repairs and has the facilities up and running again.
In 2006, Moshe
Ya’alon, who had just stepped down as IDF chief of staff and was mulling an
entry into politics, gave a lecture at the Hudson Institute in Washington, and
provided crucial insight into how the IDF viewed such an
Firstly, Ya’alon said, Israel would need to attack a few dozen
Secondly, the strikes would need to be “precise, like a targeted
killing” – in reference to the IAF’s expertise in striking terrorists with
precise munitions in the crowded streets of the Gaza Strip.
Israel would have to “disrupt” Iran’s air-defense systems and could use other
capabilities to do so, not just aircraft, Ya’alon said without elaborating. The
assumption was that he was referring to Israel’s electronic warfare
capabilities, rumored to have been used successfully when IAF jets infiltrated
Syria in 2007 to bomb the country’s nuclear reactor.
concluded, such a strike would be difficult but feasible.
by this assessment today even though some six years have passed since the Hudson
While Defense Minister Ehud Barak has argued that just nine
months or so are left for Israel to stop Iran – before it moves into the
so-called “immunity zone,” following which a strike would no longer be effective
– Ya’alon has argued that this is not the case.
“Anything built by man
can be destroyed by man,” he said earlier this month, stressing that as a former
chief of staff he knew what he was talking about.
What is certain is that
Iran has learned the lessons from Iraq and Syria.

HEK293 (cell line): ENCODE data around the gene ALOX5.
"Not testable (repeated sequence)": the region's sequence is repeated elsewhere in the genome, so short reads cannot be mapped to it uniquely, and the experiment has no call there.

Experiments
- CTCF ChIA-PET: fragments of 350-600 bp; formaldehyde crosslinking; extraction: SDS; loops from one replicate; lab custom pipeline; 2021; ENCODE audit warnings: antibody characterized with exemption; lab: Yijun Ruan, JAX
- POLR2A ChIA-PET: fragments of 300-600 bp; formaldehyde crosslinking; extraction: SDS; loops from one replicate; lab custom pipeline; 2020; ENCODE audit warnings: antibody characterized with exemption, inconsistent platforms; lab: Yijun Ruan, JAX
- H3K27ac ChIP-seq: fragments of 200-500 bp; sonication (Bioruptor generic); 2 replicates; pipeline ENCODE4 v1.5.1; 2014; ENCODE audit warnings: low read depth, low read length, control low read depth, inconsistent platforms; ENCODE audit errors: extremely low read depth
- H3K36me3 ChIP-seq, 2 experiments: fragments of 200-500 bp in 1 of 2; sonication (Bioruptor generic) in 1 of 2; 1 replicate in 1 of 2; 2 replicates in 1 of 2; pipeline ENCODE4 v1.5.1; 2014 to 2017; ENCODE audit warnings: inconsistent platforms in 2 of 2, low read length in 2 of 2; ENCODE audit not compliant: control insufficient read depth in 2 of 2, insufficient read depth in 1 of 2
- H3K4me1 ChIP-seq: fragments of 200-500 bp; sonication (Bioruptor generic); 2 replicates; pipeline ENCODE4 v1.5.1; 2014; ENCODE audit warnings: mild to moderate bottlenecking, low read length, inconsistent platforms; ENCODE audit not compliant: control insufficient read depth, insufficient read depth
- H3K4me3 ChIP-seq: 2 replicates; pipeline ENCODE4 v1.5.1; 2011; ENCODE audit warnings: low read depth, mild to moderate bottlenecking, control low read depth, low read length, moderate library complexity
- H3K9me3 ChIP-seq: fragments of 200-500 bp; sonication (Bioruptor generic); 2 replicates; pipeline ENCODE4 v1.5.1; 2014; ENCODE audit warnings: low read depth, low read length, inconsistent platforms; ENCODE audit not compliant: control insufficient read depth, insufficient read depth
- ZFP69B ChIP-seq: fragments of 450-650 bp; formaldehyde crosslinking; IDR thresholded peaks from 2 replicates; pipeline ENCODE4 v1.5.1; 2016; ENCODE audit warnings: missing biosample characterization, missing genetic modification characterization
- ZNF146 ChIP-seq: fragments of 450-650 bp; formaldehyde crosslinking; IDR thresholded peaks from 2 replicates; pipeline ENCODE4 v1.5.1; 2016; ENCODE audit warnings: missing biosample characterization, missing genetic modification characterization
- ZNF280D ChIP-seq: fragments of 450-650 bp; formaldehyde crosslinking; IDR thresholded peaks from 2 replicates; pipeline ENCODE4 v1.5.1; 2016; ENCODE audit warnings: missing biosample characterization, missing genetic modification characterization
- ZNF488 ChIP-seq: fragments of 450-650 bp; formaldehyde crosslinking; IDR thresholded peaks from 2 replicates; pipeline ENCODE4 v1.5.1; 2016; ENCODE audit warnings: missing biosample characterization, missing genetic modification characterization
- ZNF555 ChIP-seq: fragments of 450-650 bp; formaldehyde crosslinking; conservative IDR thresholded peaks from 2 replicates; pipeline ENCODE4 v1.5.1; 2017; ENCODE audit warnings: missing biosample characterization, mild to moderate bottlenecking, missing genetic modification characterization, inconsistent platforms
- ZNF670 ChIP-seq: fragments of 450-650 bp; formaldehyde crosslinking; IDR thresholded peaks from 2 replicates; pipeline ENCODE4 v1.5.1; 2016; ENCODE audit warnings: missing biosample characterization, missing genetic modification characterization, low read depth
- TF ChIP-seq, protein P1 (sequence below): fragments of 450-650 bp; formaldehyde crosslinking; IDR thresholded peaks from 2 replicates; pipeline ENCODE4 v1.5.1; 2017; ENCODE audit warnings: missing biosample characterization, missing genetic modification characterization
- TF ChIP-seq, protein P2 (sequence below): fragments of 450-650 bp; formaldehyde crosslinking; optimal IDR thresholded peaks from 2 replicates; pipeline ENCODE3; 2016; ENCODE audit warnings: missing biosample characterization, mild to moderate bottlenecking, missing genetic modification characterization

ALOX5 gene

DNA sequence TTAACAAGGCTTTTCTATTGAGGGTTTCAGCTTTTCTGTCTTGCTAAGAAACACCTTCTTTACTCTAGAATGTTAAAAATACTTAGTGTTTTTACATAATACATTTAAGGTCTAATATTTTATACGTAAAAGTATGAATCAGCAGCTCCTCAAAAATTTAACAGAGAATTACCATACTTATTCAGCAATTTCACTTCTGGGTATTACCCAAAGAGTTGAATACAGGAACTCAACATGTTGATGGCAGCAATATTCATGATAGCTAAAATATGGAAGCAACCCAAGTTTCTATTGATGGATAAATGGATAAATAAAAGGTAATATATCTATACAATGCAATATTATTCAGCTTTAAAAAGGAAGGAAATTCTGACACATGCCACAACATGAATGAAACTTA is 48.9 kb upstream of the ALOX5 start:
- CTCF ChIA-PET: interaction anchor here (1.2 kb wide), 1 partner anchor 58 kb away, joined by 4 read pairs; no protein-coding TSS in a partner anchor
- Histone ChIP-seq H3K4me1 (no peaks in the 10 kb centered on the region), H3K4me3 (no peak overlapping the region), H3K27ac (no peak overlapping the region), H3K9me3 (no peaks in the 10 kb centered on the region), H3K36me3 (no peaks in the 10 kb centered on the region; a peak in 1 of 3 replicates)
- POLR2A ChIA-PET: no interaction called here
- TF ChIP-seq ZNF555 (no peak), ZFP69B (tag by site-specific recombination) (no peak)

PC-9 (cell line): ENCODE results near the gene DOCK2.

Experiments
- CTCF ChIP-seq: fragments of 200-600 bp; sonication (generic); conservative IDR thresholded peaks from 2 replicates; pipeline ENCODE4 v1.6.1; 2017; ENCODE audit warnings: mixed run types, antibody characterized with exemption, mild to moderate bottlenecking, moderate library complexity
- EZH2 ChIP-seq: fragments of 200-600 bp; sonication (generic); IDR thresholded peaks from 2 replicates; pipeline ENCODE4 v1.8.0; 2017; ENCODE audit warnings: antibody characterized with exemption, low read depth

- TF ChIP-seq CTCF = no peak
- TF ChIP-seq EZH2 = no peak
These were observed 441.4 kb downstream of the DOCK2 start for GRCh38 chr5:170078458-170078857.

Instead of keeping all
of its eggs in one basket, it has scattered its nuclear facilities throughout
the country, some of them in eastern Iran, making the attack mission even more
difficult for Israeli aircraft.
Military planners would also likely feel
compelled to attack Iran’s centrifuge fabrication sites, since their destruction
would make it extremely difficult for Iran to reestablish its program – although
the destruction of Natanz, Arak, Isfahan and Fordow on their own would be enough
to set back the Ayatollah’s dream of obtaining the bomb. Other targets would
likely include Iran’s ballistic missiles and launchers.
operation would be done mostly by air, Israel could, according to foreign
reports, also potentially utilize its Jericho roadmobile, two-stage
solid-propellant missile, which has ranges varying from around 1,900 to over
4,800 kilometers and is capable of carrying a one-ton conventional or
non-conventional warhead. The latest version of the missile – called Jericho III
and tested in early 2008 – has enhanced accuracy and puts every Arab capital,
including Tehran, within striking distance of Israel.
Israel also has
three Dolphin-class German-made submarines, which according to foreign news
reports, can carry cruise missiles capable of delivering a large warhead to
ranges of over 100 km. Some reports suggest that the subs might be capable of
carrying nuclear-armed Popeye Turbo cruise missiles, granting Israel
But the question ultimately comes down to how
close Israel really is to attacking Iran. Judging by the events that preceded
the strike against the Syrian reactor in 2007, it is highly likely that the
meeting on March 5 between Prime Minister Binyamin Netanyahu and US President
Barack Obama will be critical for Israel as it nears a final
What the two leaders say to one another in the Oval Office will
have an impact not only on what decision Netanyahu makes but also what happens
the day after he makes that decision.
If, for example, Israel decides to
attack, Netanyahu will need to ensure that he can depend on US support –
diplomatic and military – in the aftermath. If Israel decides not to attack,
Netanyahu will need to walk away from the meeting with a commitment that Obama
will stop Iran at all costs, even with military force.